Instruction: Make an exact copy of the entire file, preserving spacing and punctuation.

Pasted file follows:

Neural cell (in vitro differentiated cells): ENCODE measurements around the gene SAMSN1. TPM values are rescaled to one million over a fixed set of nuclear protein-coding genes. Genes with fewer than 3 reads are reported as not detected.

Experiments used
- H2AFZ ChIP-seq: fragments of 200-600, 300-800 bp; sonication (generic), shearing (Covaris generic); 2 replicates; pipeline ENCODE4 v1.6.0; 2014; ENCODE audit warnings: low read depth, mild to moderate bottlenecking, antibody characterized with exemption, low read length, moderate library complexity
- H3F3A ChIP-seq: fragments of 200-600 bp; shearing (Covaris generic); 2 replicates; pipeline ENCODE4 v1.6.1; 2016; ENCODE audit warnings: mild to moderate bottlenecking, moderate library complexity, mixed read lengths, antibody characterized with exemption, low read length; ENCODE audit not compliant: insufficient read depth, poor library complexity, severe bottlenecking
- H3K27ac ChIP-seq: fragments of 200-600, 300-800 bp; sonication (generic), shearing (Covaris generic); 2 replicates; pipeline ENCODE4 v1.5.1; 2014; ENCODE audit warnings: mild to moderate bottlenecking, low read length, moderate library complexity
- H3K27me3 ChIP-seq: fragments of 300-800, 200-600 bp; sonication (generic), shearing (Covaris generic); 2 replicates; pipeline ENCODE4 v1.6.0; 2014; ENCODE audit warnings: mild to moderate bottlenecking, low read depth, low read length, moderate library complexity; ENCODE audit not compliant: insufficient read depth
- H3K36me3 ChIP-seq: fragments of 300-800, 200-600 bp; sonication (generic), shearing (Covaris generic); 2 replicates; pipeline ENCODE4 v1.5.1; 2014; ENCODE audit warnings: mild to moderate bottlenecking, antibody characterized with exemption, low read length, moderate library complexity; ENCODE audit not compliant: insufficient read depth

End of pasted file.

Neural cell (in vitro differentiated cells): ENCODE measurements around the gene SAMSN1. TPM values are rescaled to one million over a fixed set of nuclear protein-coding genes. Genes with fewer than 3 reads are reported as not detected.

Experiments used
- H2AFZ ChIP-seq: fragments of 200-600, 300-800 bp; sonication (generic), shearing (Covaris generic); 2 replicates; pipeline ENCODE4 v1.6.0; 2014; ENCODE audit warnings: low read depth, mild to moderate bottlenecking, antibody characterized with exemption, low read length, moderate library complexity
- H3F3A ChIP-seq: fragments of 200-600 bp; shearing (Covaris generic); 2 replicates; pipeline ENCODE4 v1.6.1; 2016; ENCODE audit warnings: mild to moderate bottlenecking, moderate library complexity, mixed read lengths, antibody characterized with exemption, low read length; ENCODE audit not compliant: insufficient read depth, poor library complexity, severe bottlenecking
- H3K27ac ChIP-seq: fragments of 200-600, 300-800 bp; sonication (generic), shearing (Covaris generic); 2 replicates; pipeline ENCODE4 v1.5.1; 2014; ENCODE audit warnings: mild to moderate bottlenecking, low read length, moderate library complexity
- H3K27me3 ChIP-seq: fragments of 300-800, 200-600 bp; sonication (generic), shearing (Covaris generic); 2 replicates; pipeline ENCODE4 v1.6.0; 2014; ENCODE audit warnings: mild to moderate bottlenecking, low read depth, low read length, moderate library complexity; ENCODE audit not compliant: insufficient read depth
- H3K36me3 ChIP-seq: fragments of 300-800, 200-600 bp; sonication (generic), shearing (Covaris generic); 2 replicates; pipeline ENCODE4 v1.5.1; 2014; ENCODE audit warnings: mild to moderate bottlenecking, antibody characterized with exemption, low read length, moderate library complexity; ENCODE audit not compliant: insufficient read depth